On a chilly December afternoon back in 2019, I met with a few members of my writers group in the West Village to have an informal lunch and to workshop some of our writing before the holidays. Once we finished our meal, our group walked around and ended up in a Jonathan Adler store. After reluctantly passing on buying the “Puppy Uppers” jar for my brand new rescue pup, my eyes landed on something else: a dog menorah. It was a dachshund shape, with clean and crisp lines, unlike anything I’d ever seen before. Sharon, one of the writers group members, came over to admire the menorah. “You have to get it,” she said. Everyone else agreed.
“You’re Jewish,” she said. “Have you ever celebrated Hanukkah?”
Her wholly well-intentioned question made me feel wildly uncomfortable.
First, I don’t think anyone had ever referred to me as Jewish until that moment. Second, at that point in my life I didn’t consider myself Jewish. I felt like I’d come across as a fraud if I claimed to be. I once told an Israeli acquaintance my father’s first name, and he told me I had pronounced it wrong. I’m an overthinker, and the interaction sent me spiraling. If I couldn’t even pronounce my father’s first name correctly, what if I had been pronouncing my own last name wrong my entire life? Or my first name? How do I even say my name? Does anyone really know? Did I know anything about anything? That singular embarrassment was enough to keep future conversations about my Jewish heritage short, sweet or if possible, nonexistent.
My parents were never married. I had only met my Israeli dad once when I was seven years old, and telling people this usually makes them all, no matter how progressive, clutch their metaphorical pearls. I was raised in Hawaii surrounded by a diverse, mixed Asian and other population by my Japanese side of the family and had no connection to my Israeli family or Jewish heritage. In fact I rarely thought about my Jewish side because when I was growing up, we didn’t have ways to search for people on the internet or social media like we do now. There was one small photo in my home, sepia with sun and age, of my father holding me as a baby. This is the only photo I can remember of the two of us existing together in the same moment, and even that photo of me felt like a distant part of a dream, a fragment of my imagination. It was hard to identify with a part of me that came from a person who was 8,652 miles away, with no visual cues or even a simple current photo to help us connect.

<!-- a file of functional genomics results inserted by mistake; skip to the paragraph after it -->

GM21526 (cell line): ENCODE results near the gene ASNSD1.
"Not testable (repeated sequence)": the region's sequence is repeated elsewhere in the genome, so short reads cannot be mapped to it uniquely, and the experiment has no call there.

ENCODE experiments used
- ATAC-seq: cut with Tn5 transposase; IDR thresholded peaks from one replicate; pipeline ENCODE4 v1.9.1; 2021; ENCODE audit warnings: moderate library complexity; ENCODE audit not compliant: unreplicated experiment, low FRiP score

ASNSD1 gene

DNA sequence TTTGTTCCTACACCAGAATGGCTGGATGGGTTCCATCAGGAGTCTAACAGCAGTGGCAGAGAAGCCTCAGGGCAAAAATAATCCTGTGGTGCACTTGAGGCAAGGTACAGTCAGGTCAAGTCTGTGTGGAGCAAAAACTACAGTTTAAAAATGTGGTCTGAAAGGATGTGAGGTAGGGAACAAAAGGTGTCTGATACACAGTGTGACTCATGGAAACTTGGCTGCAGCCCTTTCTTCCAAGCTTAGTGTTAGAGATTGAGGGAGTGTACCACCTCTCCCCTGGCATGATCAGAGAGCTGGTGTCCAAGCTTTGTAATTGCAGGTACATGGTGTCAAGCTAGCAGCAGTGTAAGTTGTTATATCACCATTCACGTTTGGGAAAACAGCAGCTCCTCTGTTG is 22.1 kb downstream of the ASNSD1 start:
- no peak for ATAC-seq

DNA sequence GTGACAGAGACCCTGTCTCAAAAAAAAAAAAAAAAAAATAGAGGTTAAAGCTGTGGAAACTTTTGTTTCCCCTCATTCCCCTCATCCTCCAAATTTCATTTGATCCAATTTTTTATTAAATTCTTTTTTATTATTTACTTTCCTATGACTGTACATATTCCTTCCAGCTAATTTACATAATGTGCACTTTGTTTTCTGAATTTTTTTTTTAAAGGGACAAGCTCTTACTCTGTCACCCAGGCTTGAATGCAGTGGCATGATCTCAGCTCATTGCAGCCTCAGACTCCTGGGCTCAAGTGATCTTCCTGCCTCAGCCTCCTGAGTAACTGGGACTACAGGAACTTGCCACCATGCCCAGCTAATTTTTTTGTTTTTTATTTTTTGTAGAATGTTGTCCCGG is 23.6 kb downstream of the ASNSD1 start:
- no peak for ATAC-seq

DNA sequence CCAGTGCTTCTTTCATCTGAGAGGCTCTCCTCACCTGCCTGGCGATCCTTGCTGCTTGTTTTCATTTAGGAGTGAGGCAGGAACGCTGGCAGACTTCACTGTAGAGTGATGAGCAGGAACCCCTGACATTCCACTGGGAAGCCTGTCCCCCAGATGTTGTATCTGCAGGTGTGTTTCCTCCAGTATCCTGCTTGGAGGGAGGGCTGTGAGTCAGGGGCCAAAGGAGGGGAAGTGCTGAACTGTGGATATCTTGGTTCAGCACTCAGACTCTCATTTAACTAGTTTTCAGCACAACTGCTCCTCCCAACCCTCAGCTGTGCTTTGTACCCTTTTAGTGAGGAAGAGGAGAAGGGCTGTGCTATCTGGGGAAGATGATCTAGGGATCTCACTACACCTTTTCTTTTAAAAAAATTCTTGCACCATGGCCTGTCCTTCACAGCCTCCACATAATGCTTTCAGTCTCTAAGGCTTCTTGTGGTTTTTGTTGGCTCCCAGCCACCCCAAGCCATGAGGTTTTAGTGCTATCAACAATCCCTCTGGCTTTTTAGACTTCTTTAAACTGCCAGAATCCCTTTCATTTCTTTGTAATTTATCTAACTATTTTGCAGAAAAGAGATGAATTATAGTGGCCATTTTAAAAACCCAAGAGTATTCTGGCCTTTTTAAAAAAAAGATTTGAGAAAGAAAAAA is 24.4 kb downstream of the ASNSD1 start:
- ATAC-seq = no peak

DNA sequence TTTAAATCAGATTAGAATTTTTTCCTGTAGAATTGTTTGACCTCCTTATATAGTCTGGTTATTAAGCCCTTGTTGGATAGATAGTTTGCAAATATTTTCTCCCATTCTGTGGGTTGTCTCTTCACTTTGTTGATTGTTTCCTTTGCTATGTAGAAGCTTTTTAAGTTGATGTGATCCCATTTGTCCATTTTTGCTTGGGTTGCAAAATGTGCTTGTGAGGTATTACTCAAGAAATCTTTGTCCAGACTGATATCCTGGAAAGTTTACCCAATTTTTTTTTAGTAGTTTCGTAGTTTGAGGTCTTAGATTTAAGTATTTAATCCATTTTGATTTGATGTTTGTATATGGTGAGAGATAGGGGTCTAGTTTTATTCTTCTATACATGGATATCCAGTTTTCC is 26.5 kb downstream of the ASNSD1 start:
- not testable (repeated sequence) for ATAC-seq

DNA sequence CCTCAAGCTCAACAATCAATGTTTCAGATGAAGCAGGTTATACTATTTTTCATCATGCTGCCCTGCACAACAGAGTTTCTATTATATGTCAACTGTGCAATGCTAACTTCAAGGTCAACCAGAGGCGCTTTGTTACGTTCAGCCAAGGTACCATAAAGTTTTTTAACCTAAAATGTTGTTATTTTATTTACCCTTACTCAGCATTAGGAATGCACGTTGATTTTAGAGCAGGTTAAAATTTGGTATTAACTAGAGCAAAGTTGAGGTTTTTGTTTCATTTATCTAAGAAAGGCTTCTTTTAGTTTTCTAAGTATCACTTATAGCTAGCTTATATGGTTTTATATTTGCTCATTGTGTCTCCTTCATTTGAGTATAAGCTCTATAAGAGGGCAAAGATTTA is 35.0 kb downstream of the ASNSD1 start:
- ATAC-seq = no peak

But Sharon’s simple question seemed like a sincere invitation. She didn’t need proof of my 23andMe results, didn’t say I couldn’t be Jewish because my mom isn’t and didn’t tell me how to pronounce my dad’s name. Still she had me existentially stumped, sweating in the spotlight while all the other members of the writers group stared at me during this seemingly innocuous yet utmost critical moment in my relationship with my identity…
…in a Jonathan Adler store.
“No, I don’t know how to be Jewish,” I finally said. “But I’d love to learn.”
I took the dog menorah home and I couldn’t stop taking pictures of it. I had no idea self-discovery could be so cute. Here I had been considering therapy to unpack my Jewish identity, or lack thereof — what a pedestrian solution. I could now tell people that a Jonathan Adler dog menorah, for the reasonable price of at least 27 therapy session co-pays, was the true key to unlocking my Jewish identity.
Sharon and I FaceTimed each other every night for the rest of Hanukkah. We lit candles — me with my dog menorah (with my real dog, Ted in the background), and her in her living room on her couch. We read and sang the Hanukkah prayers with the help of her “coursework.” The great thing about Sharon is that she’s a Capricorn and so she was extremely organized and methodical in the way she structured my “How to Be Jewish 101” course (that’s not what she called it, it’s what I am calling it). She sent over emails with historical facts, the prayers, reform Jewish synagogues and links to The Maccabeats and Adam Sandler YouTube clips which I found to be a well-rounded approach to the course.
That year, Hanukkah ended on Dec. 30 and Sharon hosted a Hanukkah get-together in her Harlem apartment. This group of people at my first Hanukkah celebration were from all types of backgrounds: Jewish American, Black American and mixed-race. It was nice to exist in a room as a cohesive part of a diverse party group, instead of having that feeling of ‘one-of-these-things-is-not-like-the-other’ — and that thing is you. The night’s events were structured and pre-planned to a tee which I loved because I live for structure. We went around the room and shared what we were most thankful for. I consider that public speaking, which I’m deathly afraid of. The good news is I didn’t publically die, or publically sob from verbally acknowledging my feelings — so that was a solid win. The best part was that we were all instructed to bring our menorahs, and I couldn’t wait to show off mine.
We lit them all, at least 10 menorahs simultaneously. As a Sagittarius, a fire sign obsessed with watching flames, it was the perfect way to end my very first Hanukkah.
My Jewish self-discovery, with continued guidance from Sharon and other friends, has been nothing but a lovely, pleasant pressure-free process. I spent a lot of my life wondering if it was possible for someone like me to connect with religion and identity. I wasn’t taught my Judaism in the traditional ways, by my family or an integrated community. But learning from my friends instead turned out to be the way I was meant to embark on this path.
To anyone else on a similar journey — I wish you light, levity, meaningful friendships and a perfect menorah. Who knows? Maybe your journey will start in a Jonathan Adler store, too.